Wu is a former member of China’s rubber-stamp parliament, the National People’s Congress, and currently serves on the Chinese People’s Political Consultative Conference, a largely ceremonial legislative body.
Goldwind signed a contract with a division of the Xinjiang Production and Construction Corps in December, four months after the US sanctioned the organization, to provide power to the small city of Beitun.
Goldwind’s market dominance has earned it a number of Western business partners. The Las Lomas wind project in southern Texas, which consists of 48 wind turbines spread across 36,000 acres near the Mexican border and is operated by the French energy company Engie, sells power to Microsoft. An investigation by the South China Morning Post of shipping records and other official data revealed that Las Lomas obtained wind turbines from Xinjiang Goldwind. Engie, according to Wu, is a major client of the company’s subsidiary Goldwind International.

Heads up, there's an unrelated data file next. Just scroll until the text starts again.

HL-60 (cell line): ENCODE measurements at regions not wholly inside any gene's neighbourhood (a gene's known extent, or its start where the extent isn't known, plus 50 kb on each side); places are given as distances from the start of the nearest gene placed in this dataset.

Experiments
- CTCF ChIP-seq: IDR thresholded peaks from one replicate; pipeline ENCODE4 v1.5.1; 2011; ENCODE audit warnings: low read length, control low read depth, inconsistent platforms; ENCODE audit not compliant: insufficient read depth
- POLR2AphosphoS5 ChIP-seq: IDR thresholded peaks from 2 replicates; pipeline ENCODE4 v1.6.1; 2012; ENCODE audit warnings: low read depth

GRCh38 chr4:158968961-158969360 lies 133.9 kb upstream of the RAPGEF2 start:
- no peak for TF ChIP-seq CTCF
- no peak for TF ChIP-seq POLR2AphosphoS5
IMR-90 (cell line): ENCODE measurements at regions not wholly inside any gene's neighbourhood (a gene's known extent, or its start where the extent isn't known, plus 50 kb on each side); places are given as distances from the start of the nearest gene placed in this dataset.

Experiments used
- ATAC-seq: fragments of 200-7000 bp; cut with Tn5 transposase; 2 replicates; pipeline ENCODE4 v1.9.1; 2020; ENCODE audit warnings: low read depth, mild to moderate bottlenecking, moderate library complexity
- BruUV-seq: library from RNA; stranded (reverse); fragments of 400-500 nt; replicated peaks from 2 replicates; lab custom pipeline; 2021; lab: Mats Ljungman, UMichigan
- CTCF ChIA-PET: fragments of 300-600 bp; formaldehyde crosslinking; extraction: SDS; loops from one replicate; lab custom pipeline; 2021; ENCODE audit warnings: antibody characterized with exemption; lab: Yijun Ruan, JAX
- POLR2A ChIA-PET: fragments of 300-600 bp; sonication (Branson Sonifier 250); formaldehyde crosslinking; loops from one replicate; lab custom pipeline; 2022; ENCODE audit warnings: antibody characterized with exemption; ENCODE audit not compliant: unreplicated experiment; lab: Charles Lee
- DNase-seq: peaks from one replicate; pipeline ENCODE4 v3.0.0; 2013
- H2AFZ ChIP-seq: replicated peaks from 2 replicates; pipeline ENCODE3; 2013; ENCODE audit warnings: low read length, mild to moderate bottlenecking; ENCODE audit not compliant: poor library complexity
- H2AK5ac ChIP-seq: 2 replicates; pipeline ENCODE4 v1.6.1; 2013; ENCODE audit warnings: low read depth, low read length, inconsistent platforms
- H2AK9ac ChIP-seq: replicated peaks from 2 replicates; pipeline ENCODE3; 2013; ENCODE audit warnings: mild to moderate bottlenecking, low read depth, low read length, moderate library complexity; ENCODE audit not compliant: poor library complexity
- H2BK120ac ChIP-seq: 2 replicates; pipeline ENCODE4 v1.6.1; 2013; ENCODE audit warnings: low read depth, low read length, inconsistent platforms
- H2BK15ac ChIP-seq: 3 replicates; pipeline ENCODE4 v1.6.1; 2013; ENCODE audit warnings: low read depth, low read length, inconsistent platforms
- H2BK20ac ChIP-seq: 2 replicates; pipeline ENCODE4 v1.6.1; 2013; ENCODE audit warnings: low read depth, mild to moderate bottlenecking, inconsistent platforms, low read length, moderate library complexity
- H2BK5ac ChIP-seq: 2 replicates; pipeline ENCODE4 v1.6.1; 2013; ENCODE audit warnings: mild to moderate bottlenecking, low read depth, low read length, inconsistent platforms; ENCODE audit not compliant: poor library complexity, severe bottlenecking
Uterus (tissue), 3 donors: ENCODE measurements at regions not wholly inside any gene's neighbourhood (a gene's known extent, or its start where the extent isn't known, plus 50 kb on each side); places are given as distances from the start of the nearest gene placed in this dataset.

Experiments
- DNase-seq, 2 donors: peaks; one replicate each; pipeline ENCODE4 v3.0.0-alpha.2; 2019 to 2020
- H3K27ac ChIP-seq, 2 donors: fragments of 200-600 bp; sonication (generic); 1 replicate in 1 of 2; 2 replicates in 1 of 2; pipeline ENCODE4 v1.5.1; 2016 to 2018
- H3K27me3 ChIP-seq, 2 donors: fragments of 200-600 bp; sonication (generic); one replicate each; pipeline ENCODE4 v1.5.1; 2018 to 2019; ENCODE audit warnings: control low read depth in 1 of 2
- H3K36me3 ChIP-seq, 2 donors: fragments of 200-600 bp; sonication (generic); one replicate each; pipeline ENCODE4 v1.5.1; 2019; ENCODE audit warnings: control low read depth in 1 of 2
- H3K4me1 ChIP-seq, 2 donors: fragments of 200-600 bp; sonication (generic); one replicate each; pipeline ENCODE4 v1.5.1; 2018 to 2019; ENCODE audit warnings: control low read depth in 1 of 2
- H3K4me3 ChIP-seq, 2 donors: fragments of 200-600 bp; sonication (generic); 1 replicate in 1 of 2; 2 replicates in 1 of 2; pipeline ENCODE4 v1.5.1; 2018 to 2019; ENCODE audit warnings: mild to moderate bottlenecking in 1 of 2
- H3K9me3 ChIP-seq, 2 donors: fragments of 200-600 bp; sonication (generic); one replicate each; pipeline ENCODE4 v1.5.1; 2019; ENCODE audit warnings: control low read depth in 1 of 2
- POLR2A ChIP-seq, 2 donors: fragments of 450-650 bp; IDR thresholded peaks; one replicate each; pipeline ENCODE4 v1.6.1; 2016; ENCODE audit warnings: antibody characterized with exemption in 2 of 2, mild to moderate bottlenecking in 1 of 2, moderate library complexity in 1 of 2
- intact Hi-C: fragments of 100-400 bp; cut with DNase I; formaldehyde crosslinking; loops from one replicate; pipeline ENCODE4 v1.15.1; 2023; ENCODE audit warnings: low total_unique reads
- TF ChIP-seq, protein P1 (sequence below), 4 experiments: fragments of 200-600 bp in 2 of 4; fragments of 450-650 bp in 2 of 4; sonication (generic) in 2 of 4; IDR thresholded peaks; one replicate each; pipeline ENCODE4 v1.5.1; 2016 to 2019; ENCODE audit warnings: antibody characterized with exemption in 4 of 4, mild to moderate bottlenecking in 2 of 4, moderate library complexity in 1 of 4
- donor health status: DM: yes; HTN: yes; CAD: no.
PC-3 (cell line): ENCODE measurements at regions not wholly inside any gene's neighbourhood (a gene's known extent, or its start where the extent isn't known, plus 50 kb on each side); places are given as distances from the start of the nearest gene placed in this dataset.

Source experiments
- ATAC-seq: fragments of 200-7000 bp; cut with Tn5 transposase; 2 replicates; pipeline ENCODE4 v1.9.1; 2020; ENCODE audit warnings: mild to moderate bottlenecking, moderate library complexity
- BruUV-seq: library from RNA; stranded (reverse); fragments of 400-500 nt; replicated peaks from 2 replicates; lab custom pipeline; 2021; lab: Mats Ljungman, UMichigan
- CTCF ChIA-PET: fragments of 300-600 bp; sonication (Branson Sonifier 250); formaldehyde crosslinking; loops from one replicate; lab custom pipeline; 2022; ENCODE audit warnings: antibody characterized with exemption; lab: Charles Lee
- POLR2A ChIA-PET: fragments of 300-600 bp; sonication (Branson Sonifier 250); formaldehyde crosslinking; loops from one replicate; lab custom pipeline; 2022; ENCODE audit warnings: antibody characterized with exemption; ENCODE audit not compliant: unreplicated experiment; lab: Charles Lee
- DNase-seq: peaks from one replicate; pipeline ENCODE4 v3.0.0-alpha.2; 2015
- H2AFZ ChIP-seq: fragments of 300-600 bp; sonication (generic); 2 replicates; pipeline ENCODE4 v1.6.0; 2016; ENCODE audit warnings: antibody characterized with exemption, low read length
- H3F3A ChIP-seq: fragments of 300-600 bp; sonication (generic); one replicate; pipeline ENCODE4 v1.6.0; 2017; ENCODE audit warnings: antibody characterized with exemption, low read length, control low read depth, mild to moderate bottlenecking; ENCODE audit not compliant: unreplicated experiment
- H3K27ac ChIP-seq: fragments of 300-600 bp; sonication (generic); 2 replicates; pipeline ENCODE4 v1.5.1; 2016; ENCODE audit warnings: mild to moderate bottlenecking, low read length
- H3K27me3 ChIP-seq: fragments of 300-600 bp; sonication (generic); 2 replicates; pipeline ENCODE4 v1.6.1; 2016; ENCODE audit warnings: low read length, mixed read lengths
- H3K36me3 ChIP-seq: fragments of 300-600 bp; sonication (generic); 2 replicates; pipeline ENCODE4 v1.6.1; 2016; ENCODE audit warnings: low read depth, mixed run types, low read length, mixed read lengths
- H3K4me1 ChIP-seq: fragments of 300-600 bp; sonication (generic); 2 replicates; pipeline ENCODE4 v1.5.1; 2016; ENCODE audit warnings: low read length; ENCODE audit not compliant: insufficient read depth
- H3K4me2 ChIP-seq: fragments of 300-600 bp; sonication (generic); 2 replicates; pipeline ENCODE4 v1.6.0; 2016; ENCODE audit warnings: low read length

In response to questions from BuzzFeed News, Engie said, “With regard to the situation of the Uyghurs in China, Engie has decided to carry out specific checks on its concerned suppliers.” The company is also committed to ensuring that no forced labor is used in its supply chain.
In recent months, there has been an increase in scrutiny of Apple’s work in China. The Information reported in May that it and two human rights organizations had discovered seven Apple suppliers linked to forced labor programs. According to the publication, at least five of them “received thousands of Uyghur and other minority workers at specific factory sites or subsidiaries that did work for Apple,” with one Apple supplier running a factory next to a suspected detention center in Xinjiang.
“We urge Apple CEO Tim Cook to divest from Chinese suppliers in Xinjiang who are involved in forced labor,” US Sen. Jeff Merkley and Rep. James P. McGovern, cochairs of the Congressional-Executive Commission on China, said in a statement to BuzzFeed News. “We also request that Apple work with US Customs and Border Protection on their China supply chains to ensure that no Apple import is made using forced labor.” To the atrocities being committed in Xinjiang, a concerted, tough, and global response is required.”